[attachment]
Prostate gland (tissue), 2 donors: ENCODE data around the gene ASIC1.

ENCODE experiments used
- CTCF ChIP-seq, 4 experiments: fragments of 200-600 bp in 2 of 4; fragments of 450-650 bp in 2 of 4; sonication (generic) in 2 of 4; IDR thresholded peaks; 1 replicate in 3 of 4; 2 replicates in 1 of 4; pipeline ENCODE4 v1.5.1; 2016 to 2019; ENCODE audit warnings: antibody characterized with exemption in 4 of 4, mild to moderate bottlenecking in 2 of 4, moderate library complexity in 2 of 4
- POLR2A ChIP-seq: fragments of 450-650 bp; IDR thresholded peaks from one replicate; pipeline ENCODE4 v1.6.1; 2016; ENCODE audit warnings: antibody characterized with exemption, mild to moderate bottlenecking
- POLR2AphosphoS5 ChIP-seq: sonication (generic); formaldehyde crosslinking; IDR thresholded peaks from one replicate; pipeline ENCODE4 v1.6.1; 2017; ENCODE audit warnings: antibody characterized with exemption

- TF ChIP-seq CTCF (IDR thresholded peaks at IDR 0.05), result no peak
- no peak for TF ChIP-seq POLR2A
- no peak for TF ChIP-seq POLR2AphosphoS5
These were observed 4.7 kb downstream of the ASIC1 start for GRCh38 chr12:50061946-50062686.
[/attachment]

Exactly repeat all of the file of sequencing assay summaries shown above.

Prostate gland (tissue), 2 donors: ENCODE data around the gene ASIC1.

ENCODE experiments used
- CTCF ChIP-seq, 4 experiments: fragments of 200-600 bp in 2 of 4; fragments of 450-650 bp in 2 of 4; sonication (generic) in 2 of 4; IDR thresholded peaks; 1 replicate in 3 of 4; 2 replicates in 1 of 4; pipeline ENCODE4 v1.5.1; 2016 to 2019; ENCODE audit warnings: antibody characterized with exemption in 4 of 4, mild to moderate bottlenecking in 2 of 4, moderate library complexity in 2 of 4
- POLR2A ChIP-seq: fragments of 450-650 bp; IDR thresholded peaks from one replicate; pipeline ENCODE4 v1.6.1; 2016; ENCODE audit warnings: antibody characterized with exemption, mild to moderate bottlenecking
- POLR2AphosphoS5 ChIP-seq: sonication (generic); formaldehyde crosslinking; IDR thresholded peaks from one replicate; pipeline ENCODE4 v1.6.1; 2017; ENCODE audit warnings: antibody characterized with exemption

- TF ChIP-seq CTCF (IDR thresholded peaks at IDR 0.05), result no peak
- no peak for TF ChIP-seq POLR2A
- no peak for TF ChIP-seq POLR2AphosphoS5
These were observed 4.7 kb downstream of the ASIC1 start for GRCh38 chr12:50061946-50062686.